Maybe it’s a clever political manoeuvre. In a recent newsletter sent to all households in B.C., the provincial Liberals suggest how they would reform government using Ireland and New Zealand as models — countries who have shown “how we can save tax dollars by making the delivery of government services more efficient and effective.”
The idea of reducing taxes through efficient government strikes special resonance in B.C., but that alone was not the key to the phenomenal economic growth in Ireland. One key decision was to make all education free — no tuition fees for colleges and universities. B.C. already has frozen tuition fees, and has one of the lowest costs for education in Canada, but it’s not free. Do the Liberals propose to lower tuition fees further, or even make education free?
Another part of Ireland’s success is the tripartite agreement reached between government, business and labour. The resulting labour peace and coordinated industrial strategy focusses the Irish towards a common goal. A government that is openly hostile to labour, as in Ontario, is a recipe for reduced productivity. Will the Liberals establish a good relationship with unions, as well as business?
Irish artists pay no tax. The spin-off generated by recording groups, for example, has increased economic activity in the recording industry. Nelson Riis, MP, has proposed a private member’s bill that make income generated by artists, up to $30,000, tax free. The bill has received all party support in Canada’s parliament.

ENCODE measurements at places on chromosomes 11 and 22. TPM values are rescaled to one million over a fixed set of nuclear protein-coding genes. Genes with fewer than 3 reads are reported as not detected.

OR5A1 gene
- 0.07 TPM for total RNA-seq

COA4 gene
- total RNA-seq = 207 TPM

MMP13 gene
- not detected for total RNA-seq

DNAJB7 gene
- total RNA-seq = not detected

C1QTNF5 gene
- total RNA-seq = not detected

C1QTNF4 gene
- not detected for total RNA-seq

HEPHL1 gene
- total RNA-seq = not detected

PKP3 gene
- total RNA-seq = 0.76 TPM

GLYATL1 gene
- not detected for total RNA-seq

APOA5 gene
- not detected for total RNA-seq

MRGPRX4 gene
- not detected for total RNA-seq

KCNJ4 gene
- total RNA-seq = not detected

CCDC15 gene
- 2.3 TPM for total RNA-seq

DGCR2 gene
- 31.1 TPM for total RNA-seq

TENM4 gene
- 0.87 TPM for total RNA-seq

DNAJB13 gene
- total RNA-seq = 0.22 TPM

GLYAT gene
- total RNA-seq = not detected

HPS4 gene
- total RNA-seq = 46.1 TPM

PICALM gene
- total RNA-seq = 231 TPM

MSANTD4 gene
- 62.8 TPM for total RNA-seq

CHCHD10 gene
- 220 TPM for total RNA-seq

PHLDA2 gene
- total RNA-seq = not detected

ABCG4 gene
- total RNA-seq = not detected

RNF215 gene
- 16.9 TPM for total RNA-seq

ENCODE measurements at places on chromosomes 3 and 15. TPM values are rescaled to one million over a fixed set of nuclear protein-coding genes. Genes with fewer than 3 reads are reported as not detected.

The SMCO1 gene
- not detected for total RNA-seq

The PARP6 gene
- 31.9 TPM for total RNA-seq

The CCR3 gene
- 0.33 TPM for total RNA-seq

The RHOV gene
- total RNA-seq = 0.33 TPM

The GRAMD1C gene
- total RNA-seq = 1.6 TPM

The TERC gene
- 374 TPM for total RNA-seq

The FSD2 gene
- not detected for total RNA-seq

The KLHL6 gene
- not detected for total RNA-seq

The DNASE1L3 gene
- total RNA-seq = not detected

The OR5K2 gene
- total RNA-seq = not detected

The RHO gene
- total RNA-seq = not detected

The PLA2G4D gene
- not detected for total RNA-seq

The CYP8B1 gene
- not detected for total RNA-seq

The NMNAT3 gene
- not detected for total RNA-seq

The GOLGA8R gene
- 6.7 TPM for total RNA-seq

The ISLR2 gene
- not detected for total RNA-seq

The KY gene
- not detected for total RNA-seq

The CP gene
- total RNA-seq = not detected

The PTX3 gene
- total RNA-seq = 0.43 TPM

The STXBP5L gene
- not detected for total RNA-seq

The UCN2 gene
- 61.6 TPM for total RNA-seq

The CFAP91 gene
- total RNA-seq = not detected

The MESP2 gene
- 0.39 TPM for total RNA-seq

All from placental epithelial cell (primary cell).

Ireland’s government is now considering a “basic income” scheme in which all citizens receive an annual income, regardless of whether they are working or not. An guaranteed universal annual income could eliminate welfare payments and provide relief for many workers (usually women) who leave well paying jobs to care for children or elderly parents.
If the Liberals plan to implement some the Irish solutions, it could be a clever political manoeuvre to steal the thunder of the NDP. It has worked for the federal Liberals. They silenced right-wing critics by implementing the policies of the Reform party. Canadians watched numbly as the feds implemented drastic cuts to health, education and welfare. If Reform had done the same, there would have been a revolt in the land. One way to silence political opposition is institute their policies.
Tax saving can have a disastrous effect when it is an ingredient in a different political recipe. Just look at what happened in New Zealand. They swallowed the right-wing concoction whole. Taxes were cut to the rich on the pretense of creating jobs. Spending to education and social services were cut, as well as subsidies to farmers . Public utilities were sold off.
The result was an increase in unemployment and despair in the countries youth. Teen prostitution increased 800 per cent and 11,000 citizens left the country last year. Urban crime has become a major problem. Capital took flight as the rich took their tax cuts and invested their wealth in safer economies elsewhere. Power outages occur in the private utilities that were unheard of in the public utility.
New Zealanders tossed out the right-wing radical government last December but repair to the damage caused will be a long time coming, and they will probably never get their utilities back. The new prime minister, Helen Clark, has some advice to others who want to try the New Zealand experiment, “Don’t try it. It won’t work.”
Tax reductions may be useful as part of an overall strategy of government. But tax reductions alone, while popular, only benefit the rich. And the Irish solution involved cooperation — businesses limited profits in return for a 10 per cent reduction in corporate taxes. This makes taxes only slightly less than Canada’s. Personal taxes are approximately the same.
Do the Liberals plan to make government more efficient by reducing union jobs and weakening the labour code? If they plan is to go to war with union workers, as Alberta and Ontario have done, the result will be disastrous. The road to prosperity in B.C. isn’t paved with reduced wages and labour unrest.